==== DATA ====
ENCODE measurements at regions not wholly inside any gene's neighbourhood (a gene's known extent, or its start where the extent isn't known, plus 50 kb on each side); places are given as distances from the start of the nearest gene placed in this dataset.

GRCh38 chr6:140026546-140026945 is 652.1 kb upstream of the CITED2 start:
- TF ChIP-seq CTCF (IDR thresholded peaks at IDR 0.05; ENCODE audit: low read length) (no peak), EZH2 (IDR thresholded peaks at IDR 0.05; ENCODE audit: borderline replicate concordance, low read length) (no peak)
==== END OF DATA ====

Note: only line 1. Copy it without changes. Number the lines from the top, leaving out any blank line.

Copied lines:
ENCODE measurements at regions not wholly inside any gene's neighbourhood (a gene's known extent, or its start where the extent isn't known, plus 50 kb on each side); places are given as distances from the start of the nearest gene placed in this dataset.